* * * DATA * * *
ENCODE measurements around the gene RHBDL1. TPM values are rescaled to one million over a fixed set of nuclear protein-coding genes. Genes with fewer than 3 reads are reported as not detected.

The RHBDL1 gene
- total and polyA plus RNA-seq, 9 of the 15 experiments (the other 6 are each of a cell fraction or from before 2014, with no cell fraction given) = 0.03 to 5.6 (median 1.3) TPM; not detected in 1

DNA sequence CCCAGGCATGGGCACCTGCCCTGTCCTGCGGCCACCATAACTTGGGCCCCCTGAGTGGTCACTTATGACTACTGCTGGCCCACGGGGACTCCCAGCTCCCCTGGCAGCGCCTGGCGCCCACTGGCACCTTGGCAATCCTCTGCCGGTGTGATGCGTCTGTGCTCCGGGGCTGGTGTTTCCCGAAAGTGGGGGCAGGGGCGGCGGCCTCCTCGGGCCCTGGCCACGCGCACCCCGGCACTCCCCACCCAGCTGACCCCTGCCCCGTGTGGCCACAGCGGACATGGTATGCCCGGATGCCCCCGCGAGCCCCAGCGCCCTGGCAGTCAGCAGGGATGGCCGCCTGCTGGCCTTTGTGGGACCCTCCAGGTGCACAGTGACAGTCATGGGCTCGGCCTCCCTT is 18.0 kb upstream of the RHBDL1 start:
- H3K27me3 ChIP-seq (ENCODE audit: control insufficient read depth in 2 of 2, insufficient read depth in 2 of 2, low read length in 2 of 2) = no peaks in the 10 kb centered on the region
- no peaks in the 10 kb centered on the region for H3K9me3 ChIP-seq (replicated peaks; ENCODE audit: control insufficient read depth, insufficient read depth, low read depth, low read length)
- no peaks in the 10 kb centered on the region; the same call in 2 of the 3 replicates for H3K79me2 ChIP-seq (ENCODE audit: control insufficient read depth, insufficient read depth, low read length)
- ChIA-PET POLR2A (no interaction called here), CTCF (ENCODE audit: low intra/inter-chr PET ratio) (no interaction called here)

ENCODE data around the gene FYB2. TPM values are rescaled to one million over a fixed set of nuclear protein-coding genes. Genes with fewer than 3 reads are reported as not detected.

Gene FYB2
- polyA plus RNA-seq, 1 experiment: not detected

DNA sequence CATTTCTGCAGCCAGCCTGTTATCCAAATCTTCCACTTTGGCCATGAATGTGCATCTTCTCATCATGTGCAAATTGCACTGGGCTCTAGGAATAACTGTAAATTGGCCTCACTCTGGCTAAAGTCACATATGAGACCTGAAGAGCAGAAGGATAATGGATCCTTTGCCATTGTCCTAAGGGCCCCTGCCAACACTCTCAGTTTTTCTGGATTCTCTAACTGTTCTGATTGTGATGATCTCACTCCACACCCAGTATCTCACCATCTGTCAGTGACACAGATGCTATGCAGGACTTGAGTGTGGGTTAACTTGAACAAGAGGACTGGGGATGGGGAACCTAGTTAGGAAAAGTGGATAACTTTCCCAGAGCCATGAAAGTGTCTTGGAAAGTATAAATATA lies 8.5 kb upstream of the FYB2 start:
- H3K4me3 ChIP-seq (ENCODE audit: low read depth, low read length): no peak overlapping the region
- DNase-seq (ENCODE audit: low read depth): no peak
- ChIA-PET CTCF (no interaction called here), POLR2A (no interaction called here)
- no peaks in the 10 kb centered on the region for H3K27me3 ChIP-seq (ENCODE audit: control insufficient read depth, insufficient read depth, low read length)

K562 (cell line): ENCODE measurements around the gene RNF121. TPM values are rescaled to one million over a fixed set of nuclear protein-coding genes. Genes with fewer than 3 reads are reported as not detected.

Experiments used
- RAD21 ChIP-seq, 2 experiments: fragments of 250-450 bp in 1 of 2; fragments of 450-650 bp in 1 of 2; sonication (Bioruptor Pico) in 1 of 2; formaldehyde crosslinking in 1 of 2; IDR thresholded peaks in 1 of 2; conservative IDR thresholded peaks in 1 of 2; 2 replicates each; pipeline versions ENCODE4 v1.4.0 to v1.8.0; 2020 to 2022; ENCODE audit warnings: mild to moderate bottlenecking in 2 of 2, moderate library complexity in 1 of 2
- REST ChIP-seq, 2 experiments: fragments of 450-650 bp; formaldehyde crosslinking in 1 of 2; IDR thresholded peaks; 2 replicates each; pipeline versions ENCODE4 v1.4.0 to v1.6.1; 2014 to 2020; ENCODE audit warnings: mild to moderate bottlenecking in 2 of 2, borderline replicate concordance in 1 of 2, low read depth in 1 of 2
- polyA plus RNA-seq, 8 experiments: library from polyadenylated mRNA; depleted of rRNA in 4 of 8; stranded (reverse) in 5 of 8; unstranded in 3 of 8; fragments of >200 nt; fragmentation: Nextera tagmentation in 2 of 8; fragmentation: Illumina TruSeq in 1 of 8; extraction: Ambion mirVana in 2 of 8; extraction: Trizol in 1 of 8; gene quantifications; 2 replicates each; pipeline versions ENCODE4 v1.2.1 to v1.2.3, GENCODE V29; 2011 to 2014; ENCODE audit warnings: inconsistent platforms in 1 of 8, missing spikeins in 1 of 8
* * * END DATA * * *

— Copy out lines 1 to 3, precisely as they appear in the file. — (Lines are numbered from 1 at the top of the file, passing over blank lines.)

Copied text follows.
ENCODE measurements around the gene RHBDL1. TPM values are rescaled to one million over a fixed set of nuclear protein-coding genes. Genes with fewer than 3 reads are reported as not detected.

The RHBDL1 gene
- total and polyA plus RNA-seq, 9 of the 15 experiments (the other 6 are each of a cell fraction or from before 2014, with no cell fraction given) = 0.03 to 5.6 (median 1.3) TPM; not detected in 1